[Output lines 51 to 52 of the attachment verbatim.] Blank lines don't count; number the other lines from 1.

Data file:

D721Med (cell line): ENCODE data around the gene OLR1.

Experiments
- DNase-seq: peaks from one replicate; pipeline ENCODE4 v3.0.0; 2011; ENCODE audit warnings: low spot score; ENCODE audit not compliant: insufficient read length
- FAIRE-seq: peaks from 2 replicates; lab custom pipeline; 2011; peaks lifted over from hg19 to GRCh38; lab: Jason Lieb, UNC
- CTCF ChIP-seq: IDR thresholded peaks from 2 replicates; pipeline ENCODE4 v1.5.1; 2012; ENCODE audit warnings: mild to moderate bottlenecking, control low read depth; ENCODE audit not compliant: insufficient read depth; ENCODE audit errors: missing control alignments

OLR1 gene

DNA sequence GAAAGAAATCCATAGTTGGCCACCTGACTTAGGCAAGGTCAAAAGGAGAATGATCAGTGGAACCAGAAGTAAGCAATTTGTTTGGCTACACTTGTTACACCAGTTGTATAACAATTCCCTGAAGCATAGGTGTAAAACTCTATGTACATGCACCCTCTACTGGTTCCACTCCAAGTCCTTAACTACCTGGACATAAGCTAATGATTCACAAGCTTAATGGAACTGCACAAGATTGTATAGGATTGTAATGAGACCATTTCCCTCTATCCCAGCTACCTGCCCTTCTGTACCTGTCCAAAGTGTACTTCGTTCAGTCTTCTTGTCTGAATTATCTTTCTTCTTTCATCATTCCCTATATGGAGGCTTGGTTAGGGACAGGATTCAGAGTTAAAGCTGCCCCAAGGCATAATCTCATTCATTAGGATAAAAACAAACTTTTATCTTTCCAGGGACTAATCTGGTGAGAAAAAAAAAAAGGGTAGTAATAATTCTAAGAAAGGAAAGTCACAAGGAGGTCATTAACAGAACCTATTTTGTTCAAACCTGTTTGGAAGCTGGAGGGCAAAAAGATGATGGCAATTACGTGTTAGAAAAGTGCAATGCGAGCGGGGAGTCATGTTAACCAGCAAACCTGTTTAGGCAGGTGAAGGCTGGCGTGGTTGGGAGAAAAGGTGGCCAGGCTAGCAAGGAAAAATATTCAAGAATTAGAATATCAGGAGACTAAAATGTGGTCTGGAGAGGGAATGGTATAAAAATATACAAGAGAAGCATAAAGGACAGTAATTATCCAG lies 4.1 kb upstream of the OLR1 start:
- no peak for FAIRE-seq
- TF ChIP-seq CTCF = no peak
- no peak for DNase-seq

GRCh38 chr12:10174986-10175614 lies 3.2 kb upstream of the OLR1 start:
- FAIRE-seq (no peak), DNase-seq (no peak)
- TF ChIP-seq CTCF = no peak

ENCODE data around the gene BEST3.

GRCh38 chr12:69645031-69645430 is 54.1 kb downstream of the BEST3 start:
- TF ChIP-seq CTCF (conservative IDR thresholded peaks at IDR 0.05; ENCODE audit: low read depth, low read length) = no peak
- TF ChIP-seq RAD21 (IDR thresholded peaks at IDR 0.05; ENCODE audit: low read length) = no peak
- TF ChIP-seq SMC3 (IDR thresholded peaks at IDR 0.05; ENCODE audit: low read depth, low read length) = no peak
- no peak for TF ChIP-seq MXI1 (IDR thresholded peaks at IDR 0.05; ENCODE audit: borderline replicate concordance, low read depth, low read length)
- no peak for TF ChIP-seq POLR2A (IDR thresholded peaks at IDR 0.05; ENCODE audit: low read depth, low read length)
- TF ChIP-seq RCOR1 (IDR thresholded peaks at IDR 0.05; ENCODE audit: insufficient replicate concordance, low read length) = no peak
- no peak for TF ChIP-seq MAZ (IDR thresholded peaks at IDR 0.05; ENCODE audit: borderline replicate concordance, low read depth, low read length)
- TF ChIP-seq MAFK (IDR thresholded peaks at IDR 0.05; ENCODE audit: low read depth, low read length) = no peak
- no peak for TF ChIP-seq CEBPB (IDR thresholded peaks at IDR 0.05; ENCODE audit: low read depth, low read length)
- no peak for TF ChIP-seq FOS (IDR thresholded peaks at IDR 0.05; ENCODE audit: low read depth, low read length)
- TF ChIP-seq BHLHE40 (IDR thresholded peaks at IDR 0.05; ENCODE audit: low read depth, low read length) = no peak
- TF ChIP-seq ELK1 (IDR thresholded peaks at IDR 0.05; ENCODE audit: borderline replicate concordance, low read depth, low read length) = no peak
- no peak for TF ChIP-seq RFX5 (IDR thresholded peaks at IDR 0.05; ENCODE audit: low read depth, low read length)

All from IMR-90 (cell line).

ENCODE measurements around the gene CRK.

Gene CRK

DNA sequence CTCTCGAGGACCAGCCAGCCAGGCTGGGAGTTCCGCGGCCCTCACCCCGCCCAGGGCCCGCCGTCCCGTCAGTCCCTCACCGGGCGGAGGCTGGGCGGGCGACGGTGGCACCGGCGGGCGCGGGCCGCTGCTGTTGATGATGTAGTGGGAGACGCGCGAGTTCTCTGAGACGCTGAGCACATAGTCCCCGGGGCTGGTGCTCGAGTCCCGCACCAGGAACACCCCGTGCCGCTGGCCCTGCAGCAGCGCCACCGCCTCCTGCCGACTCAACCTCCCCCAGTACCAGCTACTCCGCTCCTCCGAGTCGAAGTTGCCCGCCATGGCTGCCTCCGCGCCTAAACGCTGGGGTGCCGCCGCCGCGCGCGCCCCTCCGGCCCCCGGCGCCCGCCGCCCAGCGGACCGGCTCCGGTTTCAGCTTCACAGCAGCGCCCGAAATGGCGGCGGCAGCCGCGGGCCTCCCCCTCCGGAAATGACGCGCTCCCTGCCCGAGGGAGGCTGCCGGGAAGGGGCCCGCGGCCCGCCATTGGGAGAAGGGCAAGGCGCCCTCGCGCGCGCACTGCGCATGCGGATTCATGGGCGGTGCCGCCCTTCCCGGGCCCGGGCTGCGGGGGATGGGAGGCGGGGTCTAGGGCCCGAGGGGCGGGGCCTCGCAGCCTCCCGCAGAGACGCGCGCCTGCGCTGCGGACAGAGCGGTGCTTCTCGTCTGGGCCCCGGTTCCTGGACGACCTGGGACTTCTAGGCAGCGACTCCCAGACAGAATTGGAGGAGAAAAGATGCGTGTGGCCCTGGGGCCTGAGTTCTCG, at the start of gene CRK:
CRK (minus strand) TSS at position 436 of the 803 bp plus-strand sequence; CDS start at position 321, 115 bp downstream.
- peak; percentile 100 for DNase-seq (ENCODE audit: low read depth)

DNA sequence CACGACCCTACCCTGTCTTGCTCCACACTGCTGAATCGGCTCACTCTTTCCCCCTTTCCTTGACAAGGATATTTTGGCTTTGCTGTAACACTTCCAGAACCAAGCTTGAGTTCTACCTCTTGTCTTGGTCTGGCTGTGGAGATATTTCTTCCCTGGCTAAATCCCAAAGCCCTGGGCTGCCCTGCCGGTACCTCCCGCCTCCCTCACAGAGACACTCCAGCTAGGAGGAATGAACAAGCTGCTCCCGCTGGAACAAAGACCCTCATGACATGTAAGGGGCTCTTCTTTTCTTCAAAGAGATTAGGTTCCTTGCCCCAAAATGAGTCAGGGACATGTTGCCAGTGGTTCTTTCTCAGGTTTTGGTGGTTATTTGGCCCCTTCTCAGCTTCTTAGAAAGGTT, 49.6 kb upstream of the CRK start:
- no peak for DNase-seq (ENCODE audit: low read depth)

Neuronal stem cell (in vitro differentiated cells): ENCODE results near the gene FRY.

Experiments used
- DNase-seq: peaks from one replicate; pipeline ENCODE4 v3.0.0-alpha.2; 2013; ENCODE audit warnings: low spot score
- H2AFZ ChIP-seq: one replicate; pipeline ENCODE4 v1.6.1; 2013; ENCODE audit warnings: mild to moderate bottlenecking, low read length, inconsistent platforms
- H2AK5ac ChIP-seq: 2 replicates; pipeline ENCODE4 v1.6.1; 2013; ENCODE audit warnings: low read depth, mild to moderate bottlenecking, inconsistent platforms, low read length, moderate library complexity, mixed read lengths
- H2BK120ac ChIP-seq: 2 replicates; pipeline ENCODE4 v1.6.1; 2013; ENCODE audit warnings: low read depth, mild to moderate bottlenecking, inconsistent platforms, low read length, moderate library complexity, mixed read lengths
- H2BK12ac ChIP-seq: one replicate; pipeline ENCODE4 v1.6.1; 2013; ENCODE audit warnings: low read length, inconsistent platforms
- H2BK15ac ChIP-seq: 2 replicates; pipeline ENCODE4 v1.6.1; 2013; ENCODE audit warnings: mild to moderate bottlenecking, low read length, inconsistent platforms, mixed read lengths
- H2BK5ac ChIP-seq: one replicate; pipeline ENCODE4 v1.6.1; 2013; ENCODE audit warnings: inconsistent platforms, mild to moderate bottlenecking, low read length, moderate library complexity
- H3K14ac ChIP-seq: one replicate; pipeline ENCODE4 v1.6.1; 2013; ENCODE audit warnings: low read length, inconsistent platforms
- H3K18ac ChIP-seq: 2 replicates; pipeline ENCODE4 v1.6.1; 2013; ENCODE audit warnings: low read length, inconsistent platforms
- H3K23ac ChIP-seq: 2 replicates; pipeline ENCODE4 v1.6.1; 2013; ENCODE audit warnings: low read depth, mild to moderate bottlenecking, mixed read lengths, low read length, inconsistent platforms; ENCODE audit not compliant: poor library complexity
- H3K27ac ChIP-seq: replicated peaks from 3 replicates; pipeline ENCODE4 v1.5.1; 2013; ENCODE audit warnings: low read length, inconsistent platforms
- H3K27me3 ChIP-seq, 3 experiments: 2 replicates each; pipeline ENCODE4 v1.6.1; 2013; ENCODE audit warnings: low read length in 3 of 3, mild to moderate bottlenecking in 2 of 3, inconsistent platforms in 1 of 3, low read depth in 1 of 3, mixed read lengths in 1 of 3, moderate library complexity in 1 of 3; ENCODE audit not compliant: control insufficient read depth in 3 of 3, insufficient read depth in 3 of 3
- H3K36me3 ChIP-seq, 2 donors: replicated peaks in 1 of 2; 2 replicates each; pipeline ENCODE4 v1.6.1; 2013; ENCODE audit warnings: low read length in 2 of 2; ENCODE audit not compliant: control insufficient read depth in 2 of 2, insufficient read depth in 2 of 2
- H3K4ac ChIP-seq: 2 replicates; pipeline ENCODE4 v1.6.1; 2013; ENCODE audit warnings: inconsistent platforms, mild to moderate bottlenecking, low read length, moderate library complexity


- H3K36me3 ChIP-seq, 2 donors: replicated peaks in 1 of 2; 2 replicates each; pipeline ENCODE4 v1.6.1; 2013; ENCODE audit warnings: low read length in 2 of 2; ENCODE audit not compliant: control insufficient read depth in 2 of 2, insufficient read depth in 2 of 2
- H3K4ac ChIP-seq: 2 replicates; pipeline ENCODE4 v1.6.1; 2013; ENCODE audit warnings: inconsistent platforms, mild to moderate bottlenecking, low read length, moderate library complexity